It seems Microsoft is planning to build its EMET anti-exploit tool into the kernel of Windows 10 Creator Update (also known as RedStone 3), which is expected to release in September/October 2017.

So you may not have to separately download and install EMET in the upcoming version of the Windows 10.

If true, this would be the second big change Microsoft is making in its Windows 10 Fall update after planning to remove SMBv1 to enhance its users security.

EMET or Enhanced Mitigation Experience Toolkit, currently optional, is a free anti-exploit toolkit for Microsoft's Windows operating systems designed to boost the security of your computer against complex threats such as zero-day vulnerabilities.
"EMET helps protect your computer systems even before new and undiscovered threats are formally addressed by security updates and antimalware software," Microsoft site reads.

Basically EMET detects and prevents buffer overflows and memory corruption vulnerabilities, often used in zero-day attacks.

A few EMET features are already built into Windows 10 including DEP (Data Execution Prevention) and ASLR (Address Space Layout Randomization), but the current version of Windows 10 doesn't offer the same level of protection as Windows 10 with EMET installed.

The following chart, created by researchers from Carnegie Mellon University's Software Engineering Institute, clearly indicates that Windows 10 with EMET offers better protection than alone Windows 10 does.
Since Microsoft has already announced that the company will discontinue the support of EMET in July 2018, we believe the company has planned to built-in support for all remaining EMET features in the next version of Windows 10.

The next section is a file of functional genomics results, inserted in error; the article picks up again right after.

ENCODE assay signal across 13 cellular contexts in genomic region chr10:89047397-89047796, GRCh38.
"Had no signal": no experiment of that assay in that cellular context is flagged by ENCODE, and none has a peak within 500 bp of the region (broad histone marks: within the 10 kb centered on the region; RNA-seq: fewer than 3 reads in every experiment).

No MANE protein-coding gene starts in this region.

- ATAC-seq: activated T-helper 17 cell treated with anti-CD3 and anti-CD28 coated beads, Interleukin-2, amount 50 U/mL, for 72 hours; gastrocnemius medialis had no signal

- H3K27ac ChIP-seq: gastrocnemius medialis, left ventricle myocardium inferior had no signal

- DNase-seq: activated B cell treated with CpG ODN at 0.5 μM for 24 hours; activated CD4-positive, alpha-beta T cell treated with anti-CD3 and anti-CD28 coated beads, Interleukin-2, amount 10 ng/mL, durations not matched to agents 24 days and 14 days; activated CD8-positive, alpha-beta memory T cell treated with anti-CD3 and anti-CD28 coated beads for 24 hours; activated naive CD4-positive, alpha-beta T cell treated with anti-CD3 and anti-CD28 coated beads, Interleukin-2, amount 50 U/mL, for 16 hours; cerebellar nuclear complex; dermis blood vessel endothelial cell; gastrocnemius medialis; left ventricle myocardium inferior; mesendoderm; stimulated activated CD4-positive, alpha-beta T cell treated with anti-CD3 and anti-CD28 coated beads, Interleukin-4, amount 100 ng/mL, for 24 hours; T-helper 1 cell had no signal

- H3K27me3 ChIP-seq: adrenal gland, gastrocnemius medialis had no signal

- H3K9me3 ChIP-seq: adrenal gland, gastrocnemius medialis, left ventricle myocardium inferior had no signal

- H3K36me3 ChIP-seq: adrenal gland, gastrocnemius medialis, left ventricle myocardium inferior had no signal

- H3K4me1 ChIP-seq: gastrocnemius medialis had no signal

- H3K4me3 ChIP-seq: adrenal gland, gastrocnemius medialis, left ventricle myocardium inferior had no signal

"There are no plans to offer support or security patching for EMET after July 31, 2018. For improved security, our recommendation is for customers to migrate to Windows 10," Microsoft said last year.

A tweet from Alex Ionescu, Windows security expert, with a screenshot hints that Microsoft may release its next stable version of Windows 10 with "built-in EMET into the kernel."

Also, we noticed that Alex's tweet was later retweeted by at least two security researchers from Microsoft team, which indirectly confirms the news.
However, we tried to reach out to two of the Microsoft researchers, one of them hasn't responded yet, while other denied commenting at this moment.

EMET provides both system-wide as well as application-specific protection, which works by watching internal operating system operations for known security exploits and holes, and blocking attacks both on the OS and third-party applications.

The tool also mitigates the system against the well-known "untrusted fonts" attack, which is often leveraged in Web-based cyber attacks to compromise PCs and install malware.

Besides this, EMET also offers buffer overflow protection to applications that may be vulnerable to stack and buffer overflow attacks that malware uses to interact with the operating system.

So, let's just wait for the big news to be confirmed by Microsoft.

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